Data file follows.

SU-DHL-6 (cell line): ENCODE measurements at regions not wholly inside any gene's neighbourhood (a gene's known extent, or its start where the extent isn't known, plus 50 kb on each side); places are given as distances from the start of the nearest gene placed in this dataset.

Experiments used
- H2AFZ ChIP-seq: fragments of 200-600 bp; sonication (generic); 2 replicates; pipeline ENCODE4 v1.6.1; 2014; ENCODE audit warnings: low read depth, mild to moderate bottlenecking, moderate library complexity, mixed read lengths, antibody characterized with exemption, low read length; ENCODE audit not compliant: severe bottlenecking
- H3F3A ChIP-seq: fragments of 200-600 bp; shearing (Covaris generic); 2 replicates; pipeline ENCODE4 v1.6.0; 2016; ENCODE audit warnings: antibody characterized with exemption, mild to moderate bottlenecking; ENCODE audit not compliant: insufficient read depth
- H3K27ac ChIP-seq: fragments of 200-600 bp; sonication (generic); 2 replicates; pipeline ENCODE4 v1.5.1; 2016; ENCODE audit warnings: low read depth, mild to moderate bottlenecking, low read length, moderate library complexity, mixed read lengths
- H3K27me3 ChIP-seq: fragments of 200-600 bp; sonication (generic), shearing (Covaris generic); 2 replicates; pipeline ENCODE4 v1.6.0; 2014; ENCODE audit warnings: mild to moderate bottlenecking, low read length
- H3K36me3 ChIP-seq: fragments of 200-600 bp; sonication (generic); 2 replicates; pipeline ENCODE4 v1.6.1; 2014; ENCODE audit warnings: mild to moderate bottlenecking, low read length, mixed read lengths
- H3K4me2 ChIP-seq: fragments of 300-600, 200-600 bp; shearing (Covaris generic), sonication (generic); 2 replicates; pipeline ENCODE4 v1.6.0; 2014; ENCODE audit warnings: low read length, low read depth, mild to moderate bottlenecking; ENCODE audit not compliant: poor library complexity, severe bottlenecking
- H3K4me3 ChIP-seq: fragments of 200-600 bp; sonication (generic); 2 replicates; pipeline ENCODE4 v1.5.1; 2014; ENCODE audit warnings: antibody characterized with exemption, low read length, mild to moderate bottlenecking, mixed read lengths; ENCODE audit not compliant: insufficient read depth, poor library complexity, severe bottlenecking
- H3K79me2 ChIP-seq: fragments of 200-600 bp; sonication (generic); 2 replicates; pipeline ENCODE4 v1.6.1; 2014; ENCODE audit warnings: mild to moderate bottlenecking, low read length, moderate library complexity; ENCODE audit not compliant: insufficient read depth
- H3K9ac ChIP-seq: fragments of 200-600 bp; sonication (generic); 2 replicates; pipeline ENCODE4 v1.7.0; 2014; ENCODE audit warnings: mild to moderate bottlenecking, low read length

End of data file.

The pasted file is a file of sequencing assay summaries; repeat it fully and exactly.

SU-DHL-6 (cell line): ENCODE measurements at regions not wholly inside any gene's neighbourhood (a gene's known extent, or its start where the extent isn't known, plus 50 kb on each side); places are given as distances from the start of the nearest gene placed in this dataset.

Experiments used
- H2AFZ ChIP-seq: fragments of 200-600 bp; sonication (generic); 2 replicates; pipeline ENCODE4 v1.6.1; 2014; ENCODE audit warnings: low read depth, mild to moderate bottlenecking, moderate library complexity, mixed read lengths, antibody characterized with exemption, low read length; ENCODE audit not compliant: severe bottlenecking
- H3F3A ChIP-seq: fragments of 200-600 bp; shearing (Covaris generic); 2 replicates; pipeline ENCODE4 v1.6.0; 2016; ENCODE audit warnings: antibody characterized with exemption, mild to moderate bottlenecking; ENCODE audit not compliant: insufficient read depth
- H3K27ac ChIP-seq: fragments of 200-600 bp; sonication (generic); 2 replicates; pipeline ENCODE4 v1.5.1; 2016; ENCODE audit warnings: low read depth, mild to moderate bottlenecking, low read length, moderate library complexity, mixed read lengths
- H3K27me3 ChIP-seq: fragments of 200-600 bp; sonication (generic), shearing (Covaris generic); 2 replicates; pipeline ENCODE4 v1.6.0; 2014; ENCODE audit warnings: mild to moderate bottlenecking, low read length
- H3K36me3 ChIP-seq: fragments of 200-600 bp; sonication (generic); 2 replicates; pipeline ENCODE4 v1.6.1; 2014; ENCODE audit warnings: mild to moderate bottlenecking, low read length, mixed read lengths
- H3K4me2 ChIP-seq: fragments of 300-600, 200-600 bp; shearing (Covaris generic), sonication (generic); 2 replicates; pipeline ENCODE4 v1.6.0; 2014; ENCODE audit warnings: low read length, low read depth, mild to moderate bottlenecking; ENCODE audit not compliant: poor library complexity, severe bottlenecking
- H3K4me3 ChIP-seq: fragments of 200-600 bp; sonication (generic); 2 replicates; pipeline ENCODE4 v1.5.1; 2014; ENCODE audit warnings: antibody characterized with exemption, low read length, mild to moderate bottlenecking, mixed read lengths; ENCODE audit not compliant: insufficient read depth, poor library complexity, severe bottlenecking
- H3K79me2 ChIP-seq: fragments of 200-600 bp; sonication (generic); 2 replicates; pipeline ENCODE4 v1.6.1; 2014; ENCODE audit warnings: mild to moderate bottlenecking, low read length, moderate library complexity; ENCODE audit not compliant: insufficient read depth
- H3K9ac ChIP-seq: fragments of 200-600 bp; sonication (generic); 2 replicates; pipeline ENCODE4 v1.7.0; 2014; ENCODE audit warnings: mild to moderate bottlenecking, low read length